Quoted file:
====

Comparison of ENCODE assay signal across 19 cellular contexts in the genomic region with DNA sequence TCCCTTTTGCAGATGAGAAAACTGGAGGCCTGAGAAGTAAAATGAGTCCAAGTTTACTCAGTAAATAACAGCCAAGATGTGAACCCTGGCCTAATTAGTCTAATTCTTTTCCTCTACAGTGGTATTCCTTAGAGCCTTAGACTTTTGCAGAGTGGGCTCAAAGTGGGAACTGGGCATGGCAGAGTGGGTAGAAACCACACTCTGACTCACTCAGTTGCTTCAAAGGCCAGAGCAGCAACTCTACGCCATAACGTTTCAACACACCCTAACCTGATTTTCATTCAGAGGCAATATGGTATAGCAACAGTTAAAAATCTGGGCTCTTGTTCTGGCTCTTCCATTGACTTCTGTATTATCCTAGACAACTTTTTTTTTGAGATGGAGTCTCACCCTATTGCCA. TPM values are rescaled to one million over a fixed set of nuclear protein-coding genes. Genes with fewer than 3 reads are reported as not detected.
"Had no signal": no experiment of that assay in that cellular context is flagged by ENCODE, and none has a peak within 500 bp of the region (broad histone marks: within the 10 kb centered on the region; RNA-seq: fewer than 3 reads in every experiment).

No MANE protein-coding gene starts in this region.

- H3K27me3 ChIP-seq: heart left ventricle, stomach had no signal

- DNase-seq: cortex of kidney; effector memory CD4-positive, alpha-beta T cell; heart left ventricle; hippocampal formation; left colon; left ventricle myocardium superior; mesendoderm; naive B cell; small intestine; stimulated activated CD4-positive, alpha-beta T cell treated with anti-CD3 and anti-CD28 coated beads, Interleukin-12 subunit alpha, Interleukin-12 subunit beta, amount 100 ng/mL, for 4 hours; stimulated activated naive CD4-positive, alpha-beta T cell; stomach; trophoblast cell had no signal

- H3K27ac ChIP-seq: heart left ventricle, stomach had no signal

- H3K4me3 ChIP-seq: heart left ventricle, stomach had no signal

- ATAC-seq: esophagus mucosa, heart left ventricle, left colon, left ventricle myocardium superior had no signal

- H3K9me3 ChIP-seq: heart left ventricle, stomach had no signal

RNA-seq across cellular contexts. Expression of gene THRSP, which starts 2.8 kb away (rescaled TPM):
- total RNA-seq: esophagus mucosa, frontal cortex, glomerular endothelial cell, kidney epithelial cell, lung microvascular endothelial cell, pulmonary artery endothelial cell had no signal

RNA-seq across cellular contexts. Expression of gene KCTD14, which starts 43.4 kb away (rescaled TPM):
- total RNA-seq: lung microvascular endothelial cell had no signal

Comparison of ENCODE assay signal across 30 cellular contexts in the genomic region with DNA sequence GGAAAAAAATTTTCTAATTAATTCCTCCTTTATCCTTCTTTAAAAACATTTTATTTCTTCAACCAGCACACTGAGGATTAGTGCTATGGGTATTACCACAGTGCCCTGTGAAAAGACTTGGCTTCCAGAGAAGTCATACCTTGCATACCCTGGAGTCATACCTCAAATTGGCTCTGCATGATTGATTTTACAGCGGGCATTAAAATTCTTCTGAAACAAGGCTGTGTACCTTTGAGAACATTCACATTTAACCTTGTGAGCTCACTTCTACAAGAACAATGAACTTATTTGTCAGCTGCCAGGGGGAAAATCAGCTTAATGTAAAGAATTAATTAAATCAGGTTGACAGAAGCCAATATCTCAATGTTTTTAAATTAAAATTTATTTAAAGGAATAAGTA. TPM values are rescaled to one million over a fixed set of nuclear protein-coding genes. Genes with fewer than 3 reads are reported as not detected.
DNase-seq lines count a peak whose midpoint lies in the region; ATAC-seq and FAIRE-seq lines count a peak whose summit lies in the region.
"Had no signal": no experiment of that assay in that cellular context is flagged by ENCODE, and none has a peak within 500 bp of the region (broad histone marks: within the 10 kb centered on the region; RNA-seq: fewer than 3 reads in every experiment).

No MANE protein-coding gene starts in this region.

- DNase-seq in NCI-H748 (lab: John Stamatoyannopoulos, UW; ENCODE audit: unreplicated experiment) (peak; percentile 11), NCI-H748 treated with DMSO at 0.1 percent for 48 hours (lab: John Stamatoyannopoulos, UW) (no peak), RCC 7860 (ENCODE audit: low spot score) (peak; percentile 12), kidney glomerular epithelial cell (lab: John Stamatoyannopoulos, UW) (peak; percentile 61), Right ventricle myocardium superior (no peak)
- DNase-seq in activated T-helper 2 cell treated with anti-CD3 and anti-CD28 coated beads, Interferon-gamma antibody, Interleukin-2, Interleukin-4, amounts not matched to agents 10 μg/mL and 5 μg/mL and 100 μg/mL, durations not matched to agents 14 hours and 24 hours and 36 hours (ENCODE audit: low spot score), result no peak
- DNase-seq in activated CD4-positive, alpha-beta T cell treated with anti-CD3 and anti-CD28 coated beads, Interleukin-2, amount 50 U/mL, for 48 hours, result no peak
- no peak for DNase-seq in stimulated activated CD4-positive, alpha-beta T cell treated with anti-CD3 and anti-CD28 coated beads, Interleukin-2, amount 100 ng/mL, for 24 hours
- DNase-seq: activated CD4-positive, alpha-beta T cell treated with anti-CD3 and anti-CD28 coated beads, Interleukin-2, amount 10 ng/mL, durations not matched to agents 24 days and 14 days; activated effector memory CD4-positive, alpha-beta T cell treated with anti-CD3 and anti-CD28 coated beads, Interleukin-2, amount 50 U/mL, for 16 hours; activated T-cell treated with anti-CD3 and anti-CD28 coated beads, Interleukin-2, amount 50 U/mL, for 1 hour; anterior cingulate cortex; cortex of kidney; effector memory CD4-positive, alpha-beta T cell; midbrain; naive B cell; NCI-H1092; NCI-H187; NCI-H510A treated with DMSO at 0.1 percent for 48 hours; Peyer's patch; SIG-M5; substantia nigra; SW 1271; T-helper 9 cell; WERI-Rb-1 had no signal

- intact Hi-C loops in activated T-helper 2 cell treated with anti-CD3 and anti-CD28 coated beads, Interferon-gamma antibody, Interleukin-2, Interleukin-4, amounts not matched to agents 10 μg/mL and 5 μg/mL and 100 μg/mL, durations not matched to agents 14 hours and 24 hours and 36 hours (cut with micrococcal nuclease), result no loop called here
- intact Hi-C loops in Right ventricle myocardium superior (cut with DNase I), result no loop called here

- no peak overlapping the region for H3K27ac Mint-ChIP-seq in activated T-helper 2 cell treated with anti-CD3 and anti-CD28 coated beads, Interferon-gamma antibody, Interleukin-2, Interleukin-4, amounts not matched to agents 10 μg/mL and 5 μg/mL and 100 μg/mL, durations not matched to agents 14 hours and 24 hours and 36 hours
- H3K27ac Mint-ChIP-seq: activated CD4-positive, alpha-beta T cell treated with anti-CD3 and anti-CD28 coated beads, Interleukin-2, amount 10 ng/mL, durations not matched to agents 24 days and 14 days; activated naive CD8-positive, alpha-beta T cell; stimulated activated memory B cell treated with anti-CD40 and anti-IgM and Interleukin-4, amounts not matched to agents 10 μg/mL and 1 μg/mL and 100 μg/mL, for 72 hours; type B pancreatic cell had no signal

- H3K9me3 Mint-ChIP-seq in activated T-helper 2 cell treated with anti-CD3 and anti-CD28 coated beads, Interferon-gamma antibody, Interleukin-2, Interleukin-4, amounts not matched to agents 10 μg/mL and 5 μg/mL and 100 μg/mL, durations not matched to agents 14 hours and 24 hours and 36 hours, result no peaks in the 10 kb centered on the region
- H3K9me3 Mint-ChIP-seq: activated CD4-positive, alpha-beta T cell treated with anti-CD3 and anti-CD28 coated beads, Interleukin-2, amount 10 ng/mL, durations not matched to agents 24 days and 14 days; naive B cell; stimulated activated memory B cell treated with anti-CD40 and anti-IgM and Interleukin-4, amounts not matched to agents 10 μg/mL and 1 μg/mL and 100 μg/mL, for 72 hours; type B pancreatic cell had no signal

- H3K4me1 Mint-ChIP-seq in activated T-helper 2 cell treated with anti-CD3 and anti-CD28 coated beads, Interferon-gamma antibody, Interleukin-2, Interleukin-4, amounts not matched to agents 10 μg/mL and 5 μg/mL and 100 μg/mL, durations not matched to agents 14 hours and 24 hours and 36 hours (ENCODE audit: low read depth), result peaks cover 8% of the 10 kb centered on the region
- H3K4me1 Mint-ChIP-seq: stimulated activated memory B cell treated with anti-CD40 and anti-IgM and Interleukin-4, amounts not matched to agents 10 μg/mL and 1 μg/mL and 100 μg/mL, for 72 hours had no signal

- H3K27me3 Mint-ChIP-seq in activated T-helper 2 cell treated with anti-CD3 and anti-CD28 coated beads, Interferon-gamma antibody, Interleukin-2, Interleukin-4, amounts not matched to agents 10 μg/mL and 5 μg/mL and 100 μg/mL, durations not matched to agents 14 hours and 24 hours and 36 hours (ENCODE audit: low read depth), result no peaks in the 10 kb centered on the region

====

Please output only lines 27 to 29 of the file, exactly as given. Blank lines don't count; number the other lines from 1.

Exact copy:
- H3K9me3 Mint-ChIP-seq in activated T-helper 2 cell treated with anti-CD3 and anti-CD28 coated beads, Interferon-gamma antibody, Interleukin-2, Interleukin-4, amounts not matched to agents 10 μg/mL and 5 μg/mL and 100 μg/mL, durations not matched to agents 14 hours and 24 hours and 36 hours, result no peaks in the 10 kb centered on the region
- H3K9me3 Mint-ChIP-seq: activated CD4-positive, alpha-beta T cell treated with anti-CD3 and anti-CD28 coated beads, Interleukin-2, amount 10 ng/mL, durations not matched to agents 24 days and 14 days; naive B cell; stimulated activated memory B cell treated with anti-CD40 and anti-IgM and Interleukin-4, amounts not matched to agents 10 μg/mL and 1 μg/mL and 100 μg/mL, for 72 hours; type B pancreatic cell had no signal

- H3K4me1 Mint-ChIP-seq in activated T-helper 2 cell treated with anti-CD3 and anti-CD28 coated beads, Interferon-gamma antibody, Interleukin-2, Interleukin-4, amounts not matched to agents 10 μg/mL and 5 μg/mL and 100 μg/mL, durations not matched to agents 14 hours and 24 hours and 36 hours (ENCODE audit: low read depth), result peaks cover 8% of the 10 kb centered on the region